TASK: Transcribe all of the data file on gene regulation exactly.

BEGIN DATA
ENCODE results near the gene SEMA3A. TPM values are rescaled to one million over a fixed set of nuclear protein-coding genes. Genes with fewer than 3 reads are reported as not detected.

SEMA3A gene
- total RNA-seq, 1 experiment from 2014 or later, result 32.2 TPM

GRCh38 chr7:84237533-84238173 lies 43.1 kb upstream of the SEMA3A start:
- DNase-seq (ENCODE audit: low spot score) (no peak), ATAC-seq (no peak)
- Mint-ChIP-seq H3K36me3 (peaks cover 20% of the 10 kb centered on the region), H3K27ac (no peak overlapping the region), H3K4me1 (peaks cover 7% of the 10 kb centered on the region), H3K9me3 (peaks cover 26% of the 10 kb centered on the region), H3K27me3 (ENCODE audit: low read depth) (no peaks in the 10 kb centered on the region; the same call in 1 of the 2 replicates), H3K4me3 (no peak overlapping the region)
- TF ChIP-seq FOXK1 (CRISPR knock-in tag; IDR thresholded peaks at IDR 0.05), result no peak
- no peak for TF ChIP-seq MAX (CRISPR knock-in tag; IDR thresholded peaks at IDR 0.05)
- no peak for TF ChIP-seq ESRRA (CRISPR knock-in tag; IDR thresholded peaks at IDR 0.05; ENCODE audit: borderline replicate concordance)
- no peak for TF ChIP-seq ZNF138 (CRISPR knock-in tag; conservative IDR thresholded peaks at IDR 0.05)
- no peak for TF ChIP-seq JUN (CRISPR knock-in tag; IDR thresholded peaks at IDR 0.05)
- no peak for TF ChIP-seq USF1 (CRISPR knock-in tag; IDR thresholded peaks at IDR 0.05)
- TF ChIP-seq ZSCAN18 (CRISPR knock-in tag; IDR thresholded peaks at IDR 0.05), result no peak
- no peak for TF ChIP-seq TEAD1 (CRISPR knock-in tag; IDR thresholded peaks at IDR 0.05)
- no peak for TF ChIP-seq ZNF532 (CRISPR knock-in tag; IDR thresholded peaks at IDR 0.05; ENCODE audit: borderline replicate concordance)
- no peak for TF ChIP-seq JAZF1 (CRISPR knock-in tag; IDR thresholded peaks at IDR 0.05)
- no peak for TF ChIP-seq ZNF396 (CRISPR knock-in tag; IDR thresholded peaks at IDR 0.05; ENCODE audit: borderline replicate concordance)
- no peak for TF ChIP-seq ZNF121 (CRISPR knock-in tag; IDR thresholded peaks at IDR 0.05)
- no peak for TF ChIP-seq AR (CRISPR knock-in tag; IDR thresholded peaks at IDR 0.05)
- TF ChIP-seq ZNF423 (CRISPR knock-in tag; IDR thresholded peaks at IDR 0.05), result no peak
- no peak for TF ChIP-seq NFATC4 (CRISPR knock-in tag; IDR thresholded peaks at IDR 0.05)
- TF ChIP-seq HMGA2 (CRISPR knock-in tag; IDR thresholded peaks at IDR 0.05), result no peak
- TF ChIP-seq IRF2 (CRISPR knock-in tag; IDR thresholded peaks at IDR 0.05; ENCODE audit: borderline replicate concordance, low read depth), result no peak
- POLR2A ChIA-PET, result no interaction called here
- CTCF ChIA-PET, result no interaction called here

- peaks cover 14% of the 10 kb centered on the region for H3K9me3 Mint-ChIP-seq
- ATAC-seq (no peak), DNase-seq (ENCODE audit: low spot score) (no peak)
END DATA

ENCODE results near the gene SEMA3A. TPM values are rescaled to one million over a fixed set of nuclear protein-coding genes. Genes with fewer than 3 reads are reported as not detected.

SEMA3A gene
- total RNA-seq, 1 experiment from 2014 or later, result 32.2 TPM

GRCh38 chr7:84237533-84238173 lies 43.1 kb upstream of the SEMA3A start:
- DNase-seq (ENCODE audit: low spot score) (no peak), ATAC-seq (no peak)
- Mint-ChIP-seq H3K36me3 (peaks cover 20% of the 10 kb centered on the region), H3K27ac (no peak overlapping the region), H3K4me1 (peaks cover 7% of the 10 kb centered on the region), H3K9me3 (peaks cover 26% of the 10 kb centered on the region), H3K27me3 (ENCODE audit: low read depth) (no peaks in the 10 kb centered on the region; the same call in 1 of the 2 replicates), H3K4me3 (no peak overlapping the region)
- TF ChIP-seq FOXK1 (CRISPR knock-in tag; IDR thresholded peaks at IDR 0.05), result no peak
- no peak for TF ChIP-seq MAX (CRISPR knock-in tag; IDR thresholded peaks at IDR 0.05)
- no peak for TF ChIP-seq ESRRA (CRISPR knock-in tag; IDR thresholded peaks at IDR 0.05; ENCODE audit: borderline replicate concordance)
- no peak for TF ChIP-seq ZNF138 (CRISPR knock-in tag; conservative IDR thresholded peaks at IDR 0.05)
- no peak for TF ChIP-seq JUN (CRISPR knock-in tag; IDR thresholded peaks at IDR 0.05)
- no peak for TF ChIP-seq USF1 (CRISPR knock-in tag; IDR thresholded peaks at IDR 0.05)
- TF ChIP-seq ZSCAN18 (CRISPR knock-in tag; IDR thresholded peaks at IDR 0.05), result no peak
- no peak for TF ChIP-seq TEAD1 (CRISPR knock-in tag; IDR thresholded peaks at IDR 0.05)
- no peak for TF ChIP-seq ZNF532 (CRISPR knock-in tag; IDR thresholded peaks at IDR 0.05; ENCODE audit: borderline replicate concordance)
- no peak for TF ChIP-seq JAZF1 (CRISPR knock-in tag; IDR thresholded peaks at IDR 0.05)
- no peak for TF ChIP-seq ZNF396 (CRISPR knock-in tag; IDR thresholded peaks at IDR 0.05; ENCODE audit: borderline replicate concordance)
- no peak for TF ChIP-seq ZNF121 (CRISPR knock-in tag; IDR thresholded peaks at IDR 0.05)
- no peak for TF ChIP-seq AR (CRISPR knock-in tag; IDR thresholded peaks at IDR 0.05)
- TF ChIP-seq ZNF423 (CRISPR knock-in tag; IDR thresholded peaks at IDR 0.05), result no peak
- no peak for TF ChIP-seq NFATC4 (CRISPR knock-in tag; IDR thresholded peaks at IDR 0.05)
- TF ChIP-seq HMGA2 (CRISPR knock-in tag; IDR thresholded peaks at IDR 0.05), result no peak
- TF ChIP-seq IRF2 (CRISPR knock-in tag; IDR thresholded peaks at IDR 0.05; ENCODE audit: borderline replicate concordance, low read depth), result no peak
- POLR2A ChIA-PET, result no interaction called here
- CTCF ChIA-PET, result no interaction called here

- peaks cover 14% of the 10 kb centered on the region for H3K9me3 Mint-ChIP-seq
- ATAC-seq (no peak), DNase-seq (ENCODE audit: low spot score) (no peak)